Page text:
Tuesday, 4 August 2020

Untangling The Web Take Back Your Bandwidth!

Updated: October 8, 2015 4:30 am

Now you can block those annoying ads. A lot of these ads are not just intrusive; they are invasive as well. The intrusive one will just get in the way and annoy you. The invasive ones can actually track what you do online. But quite apart from the privacy implications of these trackers, there are some very practical concerns to consider as well

Faster browsing

When you use an ad blocker, you will notice that your web browsing experience has suddenly become much faster. The ads don’t just get in the way; they also slow down how long the web page takes to load. Rather than just loading the content you want to see, a news article for example, the site might also load a few image-based ads, a couple of video ads and, perhaps, an animation thrown in for good measure. To see this for yourself, visit an e-commerce website. After you’ve done this, visit a news website. The e-commerce site will load much faster than the news site. This is because the e-commerce site has vastly fewer, or no, third-party ads compared to the news site.

Increased battery life

All these ads don’t just take longer to load; they also make your browser work harder. Instead of just loading some text and an image for instance, your browser needs to also load all the extra content and different formats for each ad. This means your browser has to work harder, which causes it to consume more energy, translating into decreased battery life, if you’re using a laptop or a mobile.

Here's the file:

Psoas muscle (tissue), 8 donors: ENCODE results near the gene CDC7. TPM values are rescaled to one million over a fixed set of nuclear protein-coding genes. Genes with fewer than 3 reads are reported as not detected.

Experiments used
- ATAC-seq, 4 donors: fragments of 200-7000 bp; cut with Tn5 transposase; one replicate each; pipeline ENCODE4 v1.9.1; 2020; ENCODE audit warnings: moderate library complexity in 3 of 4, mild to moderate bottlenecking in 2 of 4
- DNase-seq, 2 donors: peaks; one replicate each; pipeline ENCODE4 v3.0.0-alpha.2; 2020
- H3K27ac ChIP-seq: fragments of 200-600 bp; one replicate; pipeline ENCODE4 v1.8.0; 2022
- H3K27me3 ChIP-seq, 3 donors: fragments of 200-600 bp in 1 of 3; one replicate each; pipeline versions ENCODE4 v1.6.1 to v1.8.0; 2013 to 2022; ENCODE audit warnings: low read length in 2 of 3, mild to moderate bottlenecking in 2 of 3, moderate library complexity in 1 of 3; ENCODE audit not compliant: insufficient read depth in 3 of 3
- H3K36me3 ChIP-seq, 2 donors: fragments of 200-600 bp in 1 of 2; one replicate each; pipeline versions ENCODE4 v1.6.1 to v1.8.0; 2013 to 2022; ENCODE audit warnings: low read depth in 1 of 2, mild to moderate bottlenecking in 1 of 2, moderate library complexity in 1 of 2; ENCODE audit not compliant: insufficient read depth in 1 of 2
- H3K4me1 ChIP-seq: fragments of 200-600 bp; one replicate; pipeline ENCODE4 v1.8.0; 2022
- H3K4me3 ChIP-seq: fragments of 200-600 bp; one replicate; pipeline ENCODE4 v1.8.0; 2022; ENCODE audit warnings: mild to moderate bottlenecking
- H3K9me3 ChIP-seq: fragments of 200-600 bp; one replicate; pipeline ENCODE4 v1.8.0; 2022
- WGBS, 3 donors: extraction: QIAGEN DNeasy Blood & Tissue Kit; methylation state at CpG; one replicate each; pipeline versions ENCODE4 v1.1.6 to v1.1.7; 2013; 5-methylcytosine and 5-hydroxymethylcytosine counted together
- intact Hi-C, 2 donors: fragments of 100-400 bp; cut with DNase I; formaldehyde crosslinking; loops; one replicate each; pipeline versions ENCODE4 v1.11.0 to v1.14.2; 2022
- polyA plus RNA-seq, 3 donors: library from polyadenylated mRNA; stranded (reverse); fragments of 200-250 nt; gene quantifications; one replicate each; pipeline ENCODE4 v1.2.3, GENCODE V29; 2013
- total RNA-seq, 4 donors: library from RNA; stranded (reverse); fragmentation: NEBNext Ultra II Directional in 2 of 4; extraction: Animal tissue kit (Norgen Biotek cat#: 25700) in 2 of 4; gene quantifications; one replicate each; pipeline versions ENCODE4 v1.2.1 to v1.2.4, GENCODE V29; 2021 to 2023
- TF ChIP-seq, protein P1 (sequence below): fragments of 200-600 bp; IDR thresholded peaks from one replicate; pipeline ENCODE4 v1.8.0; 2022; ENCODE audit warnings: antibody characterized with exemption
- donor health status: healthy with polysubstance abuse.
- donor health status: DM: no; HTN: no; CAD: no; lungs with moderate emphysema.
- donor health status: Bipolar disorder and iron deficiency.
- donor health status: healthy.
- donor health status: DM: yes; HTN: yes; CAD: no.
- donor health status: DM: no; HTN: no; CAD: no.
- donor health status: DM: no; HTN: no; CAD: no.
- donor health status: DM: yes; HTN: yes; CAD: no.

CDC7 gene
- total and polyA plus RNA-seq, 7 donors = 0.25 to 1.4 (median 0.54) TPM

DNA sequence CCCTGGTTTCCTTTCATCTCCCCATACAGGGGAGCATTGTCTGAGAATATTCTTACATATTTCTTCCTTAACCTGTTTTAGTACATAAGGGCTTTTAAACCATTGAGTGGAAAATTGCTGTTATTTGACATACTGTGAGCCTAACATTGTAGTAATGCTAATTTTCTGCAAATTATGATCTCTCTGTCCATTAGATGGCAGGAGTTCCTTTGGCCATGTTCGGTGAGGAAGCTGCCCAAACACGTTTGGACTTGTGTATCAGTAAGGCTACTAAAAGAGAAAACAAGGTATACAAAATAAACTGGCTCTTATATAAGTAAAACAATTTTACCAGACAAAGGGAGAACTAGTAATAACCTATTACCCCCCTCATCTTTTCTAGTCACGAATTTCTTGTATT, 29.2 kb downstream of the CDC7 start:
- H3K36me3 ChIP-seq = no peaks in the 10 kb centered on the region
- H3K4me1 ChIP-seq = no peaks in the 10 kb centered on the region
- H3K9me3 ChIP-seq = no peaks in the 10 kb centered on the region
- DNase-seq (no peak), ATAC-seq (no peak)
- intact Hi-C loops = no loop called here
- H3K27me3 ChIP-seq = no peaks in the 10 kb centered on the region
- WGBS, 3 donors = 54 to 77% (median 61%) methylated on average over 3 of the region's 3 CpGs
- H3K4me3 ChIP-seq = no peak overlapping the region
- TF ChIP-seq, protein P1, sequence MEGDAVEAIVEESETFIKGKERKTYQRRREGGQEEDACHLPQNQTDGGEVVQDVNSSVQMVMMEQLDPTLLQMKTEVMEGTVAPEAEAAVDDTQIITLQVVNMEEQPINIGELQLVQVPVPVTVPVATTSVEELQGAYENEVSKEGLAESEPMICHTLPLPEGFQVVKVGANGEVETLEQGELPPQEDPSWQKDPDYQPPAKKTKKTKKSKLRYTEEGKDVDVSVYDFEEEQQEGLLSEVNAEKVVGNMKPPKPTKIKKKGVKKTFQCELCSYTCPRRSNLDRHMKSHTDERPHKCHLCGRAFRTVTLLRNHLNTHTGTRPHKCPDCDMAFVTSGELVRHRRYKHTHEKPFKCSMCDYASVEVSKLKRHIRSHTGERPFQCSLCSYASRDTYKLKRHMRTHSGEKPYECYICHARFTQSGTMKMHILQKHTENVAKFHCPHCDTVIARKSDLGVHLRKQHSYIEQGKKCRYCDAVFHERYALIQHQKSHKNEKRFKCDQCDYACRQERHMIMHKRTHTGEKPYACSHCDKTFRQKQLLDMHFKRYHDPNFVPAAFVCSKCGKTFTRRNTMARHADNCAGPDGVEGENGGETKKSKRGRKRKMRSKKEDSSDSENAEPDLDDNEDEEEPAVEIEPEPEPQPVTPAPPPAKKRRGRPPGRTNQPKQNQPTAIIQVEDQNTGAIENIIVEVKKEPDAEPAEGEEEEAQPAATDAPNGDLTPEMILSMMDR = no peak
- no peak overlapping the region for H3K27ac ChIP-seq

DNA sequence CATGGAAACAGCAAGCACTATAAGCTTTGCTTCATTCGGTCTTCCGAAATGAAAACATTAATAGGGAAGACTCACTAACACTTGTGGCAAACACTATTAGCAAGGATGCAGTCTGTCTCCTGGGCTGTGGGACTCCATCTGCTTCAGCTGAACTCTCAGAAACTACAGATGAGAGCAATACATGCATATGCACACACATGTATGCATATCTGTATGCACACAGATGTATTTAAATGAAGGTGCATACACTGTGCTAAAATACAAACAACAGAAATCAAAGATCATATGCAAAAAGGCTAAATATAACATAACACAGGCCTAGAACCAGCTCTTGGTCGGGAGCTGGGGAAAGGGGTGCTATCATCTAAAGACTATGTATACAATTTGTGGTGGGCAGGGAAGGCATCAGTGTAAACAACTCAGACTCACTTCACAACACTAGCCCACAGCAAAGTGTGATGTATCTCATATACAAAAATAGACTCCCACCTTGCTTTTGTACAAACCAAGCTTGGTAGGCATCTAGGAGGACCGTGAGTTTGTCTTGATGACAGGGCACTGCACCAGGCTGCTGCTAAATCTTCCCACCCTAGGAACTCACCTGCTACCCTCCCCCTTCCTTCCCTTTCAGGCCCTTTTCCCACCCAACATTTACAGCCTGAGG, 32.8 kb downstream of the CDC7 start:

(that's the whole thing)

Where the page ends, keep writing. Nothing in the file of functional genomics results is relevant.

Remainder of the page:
Lower bandwidth usage

Perhaps the most important practical impact of using an ad blocker is that it can drastically reduce the amount of bandwidth you consume, especially if you do a lot of browsing on your mobile. All those ads add up to a considerable amount of bloat on a web page, and this can seriously affect your data consumption.

Les Orchard, a computer scientist at Mozilla (makers of the Firefox browser), recently ran an experiment to measure the amount of bloat caused by third-party ads on a web page. He looked at a typical news article on a popular technology news website, and found that the actual content of the article was only 75 kilobytes. The ads and trackers on this page, however, from 20 different third parties, amounted to a whopping 12 megabytes of data. Depending on your monthly allowance, you can do the math on how many pages you will be able to visit before you run out of data.

There you have it—simply installing an ad blocker can help improve your web experience by making your browser run faster, improving your battery life and reducing the amount of bandwidth you use. But there are also serious privacy concerns around these ad trackers, and they warrant an article to themselves, which we will look at next time.

By Sanjay K Bissoyi

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